UnGuided or also called wireless or wireless communication, transport electromagnetic waves without using a physical conductor. Instead, signals are radiated through the air (or, in a few cases, water) and therefore, are available to anyone with a device capable of accepting them.
The electromagnetic spectrum
When the electrons move, they create electromagnetic waves that can propagate through free space (even in a vacuum). The British physicist James Clerk Maxwell predicted these waves in 1865 and the German physicist Heinrich Hertz produced and observed it for the first time in 1887. The number of oscillations per second of an electromagnetic wave is its frequency, f, and is measured in Hz (in honor of Heinrich Herz). The distance between two consecutive maxima (or minimums) is called wavelength and is designated universally with the Greek letter λ (lambda).
By connecting an antenna of the appropriate size to an electrical circuit, electromagnetic waves can be spread efficiently and picked up by a receiver at a distance — all wireless communication based on this principle.
In a vacuum, all electromagnetic waves travel at the same speed, no matter what their frequency. This speed, usually called the speed of light, c, is about 3 X 108 m / sec, or about 1 foot (30 cm) per nanosecond. In copper or fiber, the velocity drops to almost 2/3 of this value and becomes slightly frequency-dependent. The speed of light is the maximum speed limit. No object or signal can become faster than light.
The fundamental relationship between f, λ, and c (in the vacuum is):
λf = c
Where c is a constant, if we know f we can find λ and vice versa. For example, 1 MHZ waves have a wavelength of 300 m, and 1 cm waves have a frequency of 30 GHz.
Radio waves are easy to generate, can travel long distances and penetrate buildings without problems, so they are used a lot in communication, both indoors and outdoors. Radio waves are also omnidirectional, which means that they travel in all directions from the source, so the transmitter and receiver do not have to align with care physically.
The properties of radio waves depending on the frequency. At low frequencies, the radio waves cross the obstacles well, but the power drastically reduced with the distance to the source, approximately in proportion 1 / r3 in the air. At high frequencies, radio waves tend to travel in a straight line and bounce off obstacles. The rain also absorbs them. At all frequencies, radio waves are subject to interference by motors and other electrical equipment.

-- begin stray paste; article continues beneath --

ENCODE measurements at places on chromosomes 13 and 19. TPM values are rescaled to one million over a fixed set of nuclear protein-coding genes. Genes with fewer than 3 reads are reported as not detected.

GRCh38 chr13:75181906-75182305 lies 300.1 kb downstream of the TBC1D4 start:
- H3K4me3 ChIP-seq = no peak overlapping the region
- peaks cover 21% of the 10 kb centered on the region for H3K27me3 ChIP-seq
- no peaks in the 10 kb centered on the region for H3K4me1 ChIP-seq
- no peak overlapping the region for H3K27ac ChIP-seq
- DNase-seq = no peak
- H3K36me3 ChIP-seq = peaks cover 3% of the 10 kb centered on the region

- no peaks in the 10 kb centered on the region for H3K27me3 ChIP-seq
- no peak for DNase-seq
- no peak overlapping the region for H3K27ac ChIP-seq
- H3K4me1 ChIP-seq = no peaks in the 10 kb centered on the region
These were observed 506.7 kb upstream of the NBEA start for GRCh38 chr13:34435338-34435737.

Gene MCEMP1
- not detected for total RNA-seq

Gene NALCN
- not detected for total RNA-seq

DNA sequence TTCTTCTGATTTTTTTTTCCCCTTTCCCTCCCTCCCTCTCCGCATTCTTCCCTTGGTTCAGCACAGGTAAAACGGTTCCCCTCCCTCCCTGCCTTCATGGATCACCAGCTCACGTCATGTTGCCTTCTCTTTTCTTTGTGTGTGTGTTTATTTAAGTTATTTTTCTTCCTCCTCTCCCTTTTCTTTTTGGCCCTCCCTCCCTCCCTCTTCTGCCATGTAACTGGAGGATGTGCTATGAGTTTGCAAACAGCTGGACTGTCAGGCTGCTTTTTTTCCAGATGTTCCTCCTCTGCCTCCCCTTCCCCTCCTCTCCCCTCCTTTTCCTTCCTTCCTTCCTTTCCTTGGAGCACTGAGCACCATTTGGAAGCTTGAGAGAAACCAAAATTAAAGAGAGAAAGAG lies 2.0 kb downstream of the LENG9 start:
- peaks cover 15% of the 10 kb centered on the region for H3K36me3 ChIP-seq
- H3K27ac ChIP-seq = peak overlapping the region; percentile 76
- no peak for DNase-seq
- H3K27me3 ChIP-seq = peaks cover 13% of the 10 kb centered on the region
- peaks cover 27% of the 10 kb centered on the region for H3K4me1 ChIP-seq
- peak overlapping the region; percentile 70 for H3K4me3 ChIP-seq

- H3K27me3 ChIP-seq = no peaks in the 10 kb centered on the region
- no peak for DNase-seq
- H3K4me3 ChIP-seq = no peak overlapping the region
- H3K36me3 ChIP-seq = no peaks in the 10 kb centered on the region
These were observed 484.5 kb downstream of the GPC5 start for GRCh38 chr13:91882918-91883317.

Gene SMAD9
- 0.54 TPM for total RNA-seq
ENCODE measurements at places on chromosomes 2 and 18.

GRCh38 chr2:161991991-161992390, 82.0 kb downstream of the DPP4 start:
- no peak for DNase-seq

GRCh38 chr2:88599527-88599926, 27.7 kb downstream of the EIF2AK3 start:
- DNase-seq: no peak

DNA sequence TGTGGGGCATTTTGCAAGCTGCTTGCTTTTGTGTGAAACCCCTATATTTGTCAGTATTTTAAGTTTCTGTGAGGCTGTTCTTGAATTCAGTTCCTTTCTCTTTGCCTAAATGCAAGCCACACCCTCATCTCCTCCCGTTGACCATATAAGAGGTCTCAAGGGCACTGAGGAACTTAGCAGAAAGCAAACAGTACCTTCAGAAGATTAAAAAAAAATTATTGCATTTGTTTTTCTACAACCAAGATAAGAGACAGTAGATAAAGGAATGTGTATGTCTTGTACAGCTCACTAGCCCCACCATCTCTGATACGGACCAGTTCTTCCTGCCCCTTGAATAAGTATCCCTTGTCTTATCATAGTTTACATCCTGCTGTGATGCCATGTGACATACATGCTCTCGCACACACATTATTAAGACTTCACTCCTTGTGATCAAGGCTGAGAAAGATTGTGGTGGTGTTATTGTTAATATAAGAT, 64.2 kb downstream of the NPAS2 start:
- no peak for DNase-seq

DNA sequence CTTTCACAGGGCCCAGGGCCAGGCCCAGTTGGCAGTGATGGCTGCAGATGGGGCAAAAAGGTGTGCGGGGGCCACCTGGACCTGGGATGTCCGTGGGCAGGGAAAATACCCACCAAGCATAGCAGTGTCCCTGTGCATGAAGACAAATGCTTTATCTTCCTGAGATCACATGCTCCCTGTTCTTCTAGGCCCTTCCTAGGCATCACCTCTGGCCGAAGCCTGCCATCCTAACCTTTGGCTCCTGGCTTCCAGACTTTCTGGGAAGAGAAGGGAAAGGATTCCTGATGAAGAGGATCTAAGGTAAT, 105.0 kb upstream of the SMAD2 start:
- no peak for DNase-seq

Because of the radio's ability to travel long distances, interference between users is a problem. For this reason, governments strictly legislate the use of radio transmitters.
In the VLF, LF and MF bands, radio waves follow the terrain, as shown in figure (a). These waves can be detected perhaps at 1000 km at the lower frequencies, and less at higher frequencies. The AM radio broadcast uses the MF band, and that's why the AM radio stations in Boston can not be heard easily in New York. Radio waves in these bands easily cross buildings, and that is why portable radios work indoors. The main problem when using these bands for data communication is the relatively low bandwidth they offer.
Figure (a) In the VLF, VF and MF bands, the radio waves follow the curvature of the earth (b) in the HF band, the waves bounce off the ionosphere.
In the HF and VHF bands, waves at ground level tend to be absorbed by the earth. However, the waves that reach the ionosphere, a layer of charged particles that surround the earth at the height of 100 to 500 km, are refracted and sent back to our planet, as shown in Figure (b). In certain atmospheric conditions, the signals may bounce several times. Amateur radio operators use these bands for long-distance conversation. The army also communicates in the HF and VHF bands.